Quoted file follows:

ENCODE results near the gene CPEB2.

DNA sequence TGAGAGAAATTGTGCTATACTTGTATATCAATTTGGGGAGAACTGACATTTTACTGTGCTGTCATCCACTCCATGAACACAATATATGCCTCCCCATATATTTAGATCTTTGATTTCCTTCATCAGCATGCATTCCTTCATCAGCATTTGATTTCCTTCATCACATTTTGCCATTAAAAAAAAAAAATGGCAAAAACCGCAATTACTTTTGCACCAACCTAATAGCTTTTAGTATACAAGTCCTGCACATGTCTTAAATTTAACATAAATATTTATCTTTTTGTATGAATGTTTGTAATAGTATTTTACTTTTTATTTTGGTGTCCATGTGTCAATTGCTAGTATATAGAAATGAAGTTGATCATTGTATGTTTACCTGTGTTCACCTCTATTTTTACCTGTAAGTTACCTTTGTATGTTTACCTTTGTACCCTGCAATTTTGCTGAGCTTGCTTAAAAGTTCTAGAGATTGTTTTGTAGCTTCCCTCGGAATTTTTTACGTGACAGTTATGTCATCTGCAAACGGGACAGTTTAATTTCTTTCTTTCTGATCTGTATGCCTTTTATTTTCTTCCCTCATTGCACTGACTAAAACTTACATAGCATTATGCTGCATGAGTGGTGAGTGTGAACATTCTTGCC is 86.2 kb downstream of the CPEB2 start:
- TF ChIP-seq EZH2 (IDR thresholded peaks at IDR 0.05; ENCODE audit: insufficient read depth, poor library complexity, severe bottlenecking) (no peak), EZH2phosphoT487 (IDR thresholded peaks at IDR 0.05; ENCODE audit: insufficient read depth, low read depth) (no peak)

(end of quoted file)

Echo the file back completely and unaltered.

ENCODE results near the gene CPEB2.

DNA sequence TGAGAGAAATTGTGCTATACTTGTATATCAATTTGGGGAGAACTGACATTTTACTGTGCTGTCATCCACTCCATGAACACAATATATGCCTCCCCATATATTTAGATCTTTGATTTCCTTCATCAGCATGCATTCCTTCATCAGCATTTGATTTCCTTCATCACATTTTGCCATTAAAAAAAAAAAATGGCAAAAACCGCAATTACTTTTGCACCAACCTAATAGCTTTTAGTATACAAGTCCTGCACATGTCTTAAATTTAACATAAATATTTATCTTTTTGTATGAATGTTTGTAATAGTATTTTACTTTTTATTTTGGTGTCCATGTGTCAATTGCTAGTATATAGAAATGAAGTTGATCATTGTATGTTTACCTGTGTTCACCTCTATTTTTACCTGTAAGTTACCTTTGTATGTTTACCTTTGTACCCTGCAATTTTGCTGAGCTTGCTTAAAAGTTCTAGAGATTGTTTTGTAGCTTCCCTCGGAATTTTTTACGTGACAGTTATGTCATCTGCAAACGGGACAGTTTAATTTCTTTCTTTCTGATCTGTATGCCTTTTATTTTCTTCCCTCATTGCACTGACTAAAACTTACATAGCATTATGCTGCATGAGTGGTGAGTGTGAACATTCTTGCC is 86.2 kb downstream of the CPEB2 start:
- TF ChIP-seq EZH2 (IDR thresholded peaks at IDR 0.05; ENCODE audit: insufficient read depth, poor library complexity, severe bottlenecking) (no peak), EZH2phosphoT487 (IDR thresholded peaks at IDR 0.05; ENCODE audit: insufficient read depth, low read depth) (no peak)